Although I would not go down the structural change route, I largely agree with the hon. Gentleman on the moral hazard route. As for the denouement that we can expect to this great crisis, I agree about the sum the Government have already been called on to put in—£23 billion. The extent of the Government’s commitment beggars belief. There is also the guarantee on top of that, and I gather there might be the prospect of further injections of cash in due course if some of the large-scale loans on maturities are not rolled over but are withdrawn. The sum could go much higher than £23 billion. A resolution in some form or other is, therefore, urgent; this situation cannot be allowed to continue to drift.

There are really only three solutions. One of them is receivership, which I would not rush into. Another is that Northern Rock continues as a going concern, which I am told the loan book is good enough to sustain. If that can be achieved without an undue Government commitment—and certainly without an indefinite commitment in terms of time or sums—it would be my preferred route, as receivership is always a hazardous and uncertain business and is outside anyone’s effective control. The third option is that we might be driven into what, in effect, we have now: public ownership. I agree with what the hon. Gentleman says about the shareholders having lost—“Tough, but you’ve lost”, or words to that effect—but that did not work too easily in respect of Railtrack. We were right to take it back into public ownership—it was right for the maintenance of the rail track and the entire integral system—but it did not work out as smoothly as it was thought it would.

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Mr. Maples: The Government did not sell the shares in Northern Rock to its shareholders, but they did sell those in Railtrack, and that is the difference.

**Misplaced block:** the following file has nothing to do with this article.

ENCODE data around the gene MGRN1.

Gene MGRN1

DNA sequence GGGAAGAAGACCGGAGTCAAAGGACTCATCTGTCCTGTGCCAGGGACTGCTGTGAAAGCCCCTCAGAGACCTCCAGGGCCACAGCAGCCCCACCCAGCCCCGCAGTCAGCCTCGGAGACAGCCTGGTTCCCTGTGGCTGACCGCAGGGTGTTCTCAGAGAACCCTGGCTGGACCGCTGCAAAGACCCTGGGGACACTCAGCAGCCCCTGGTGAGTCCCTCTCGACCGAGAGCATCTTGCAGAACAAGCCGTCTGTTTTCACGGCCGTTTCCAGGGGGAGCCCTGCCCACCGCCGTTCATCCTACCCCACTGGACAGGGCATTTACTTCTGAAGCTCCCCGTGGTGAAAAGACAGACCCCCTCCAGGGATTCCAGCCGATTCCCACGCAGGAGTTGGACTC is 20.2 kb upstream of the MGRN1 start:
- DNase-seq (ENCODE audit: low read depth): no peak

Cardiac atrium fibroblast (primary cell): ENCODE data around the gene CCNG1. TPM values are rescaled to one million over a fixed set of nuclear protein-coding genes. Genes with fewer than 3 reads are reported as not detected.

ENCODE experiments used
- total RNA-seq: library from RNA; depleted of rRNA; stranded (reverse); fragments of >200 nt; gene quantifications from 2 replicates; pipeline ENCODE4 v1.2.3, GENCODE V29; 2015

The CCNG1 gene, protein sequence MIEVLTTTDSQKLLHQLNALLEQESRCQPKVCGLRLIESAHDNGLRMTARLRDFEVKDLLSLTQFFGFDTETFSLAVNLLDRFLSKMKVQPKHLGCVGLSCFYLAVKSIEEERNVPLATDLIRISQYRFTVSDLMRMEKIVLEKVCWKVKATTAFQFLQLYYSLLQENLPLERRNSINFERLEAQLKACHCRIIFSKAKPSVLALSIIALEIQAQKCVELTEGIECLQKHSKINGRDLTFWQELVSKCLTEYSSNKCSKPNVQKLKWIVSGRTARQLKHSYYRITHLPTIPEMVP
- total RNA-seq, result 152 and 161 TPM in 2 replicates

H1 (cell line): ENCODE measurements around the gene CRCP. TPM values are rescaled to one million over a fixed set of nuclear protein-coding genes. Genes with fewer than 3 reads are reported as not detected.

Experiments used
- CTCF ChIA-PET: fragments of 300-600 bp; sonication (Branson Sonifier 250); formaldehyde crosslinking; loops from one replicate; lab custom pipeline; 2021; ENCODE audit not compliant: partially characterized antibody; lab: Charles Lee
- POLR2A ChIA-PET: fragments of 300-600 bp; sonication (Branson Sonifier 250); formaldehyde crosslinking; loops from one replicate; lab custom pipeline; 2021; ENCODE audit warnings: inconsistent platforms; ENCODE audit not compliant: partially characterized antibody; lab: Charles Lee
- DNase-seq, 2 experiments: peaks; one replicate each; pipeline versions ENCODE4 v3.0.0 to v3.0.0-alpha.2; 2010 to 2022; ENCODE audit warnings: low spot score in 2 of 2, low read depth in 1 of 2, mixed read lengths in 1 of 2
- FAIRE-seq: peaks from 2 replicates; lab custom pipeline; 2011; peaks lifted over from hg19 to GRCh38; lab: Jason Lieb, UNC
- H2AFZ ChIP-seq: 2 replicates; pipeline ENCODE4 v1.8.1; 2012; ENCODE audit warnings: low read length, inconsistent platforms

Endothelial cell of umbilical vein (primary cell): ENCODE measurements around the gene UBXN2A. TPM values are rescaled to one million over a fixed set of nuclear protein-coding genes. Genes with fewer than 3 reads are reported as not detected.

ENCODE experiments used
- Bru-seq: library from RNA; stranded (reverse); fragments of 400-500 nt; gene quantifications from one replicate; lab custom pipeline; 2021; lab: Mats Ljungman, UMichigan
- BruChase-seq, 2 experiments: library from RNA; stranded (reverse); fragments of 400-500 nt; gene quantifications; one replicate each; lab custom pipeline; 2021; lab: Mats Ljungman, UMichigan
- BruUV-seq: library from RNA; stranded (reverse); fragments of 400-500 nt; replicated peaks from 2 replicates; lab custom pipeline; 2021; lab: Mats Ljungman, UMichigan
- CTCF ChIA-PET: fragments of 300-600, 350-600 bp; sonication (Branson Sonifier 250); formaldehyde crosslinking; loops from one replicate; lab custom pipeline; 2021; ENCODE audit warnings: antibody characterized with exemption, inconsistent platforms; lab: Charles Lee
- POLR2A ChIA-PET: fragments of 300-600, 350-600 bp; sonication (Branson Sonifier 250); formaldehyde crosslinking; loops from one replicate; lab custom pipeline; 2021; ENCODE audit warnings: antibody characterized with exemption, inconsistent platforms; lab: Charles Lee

Mr. Robinson: I do not think that there is any difference, because the shares were bought by punters in both cases. Normally, people did well out of privatisations, as the hon. Gentleman knows. We recouped some of that with the windfall tax, based on the underestimation of the sale at the time of flotation. I do not think that there was any difference, because punters who were good for their money bought equity, which is the last in the line of security, and so they should have done—I agree with him on that point. I am anxious, as he is, to see a positive resolution to this situation, but unlike him, I would prefer a sale of an ongoing business if that can be achieved.

Interesting though that point is, I wanted to contribute to this year’s Queen’s Speech debate on two other areas. They figured yesterday, have recurred throughout the debates and relate to education and skills. I took the point made a moment ago by my right hon. Friend the Member for Oldham, West and Royton (Mr. Meacher) that this Queen’s Speech is much bolder and more significant in certain respects than it is generally given credit for. The measures and intentions on housing are a marked step for change and are probably the most important since the great house building boom of the ’50s ground to a halt. Similarly, the effects on working may not be uppermost in all our thoughts, but together with the things that we have done on maternity leave and on other matters, they are fundamentally changing the life-work relationship and balance in the country, and how young married couples and others are able to organise their lives. My right hon. Friend referred to those two important issues.

It is easy to dismiss two other measures because they will be difficult to achieve successfully. Those relate to our ambition for 18-year-olds. On the one hand, we want youngsters to be in school or in training, while on the other, a legal entitlement has been promised for apprenticeships. I should like to focus our thoughts on apprenticeships for a few minutes, if I may.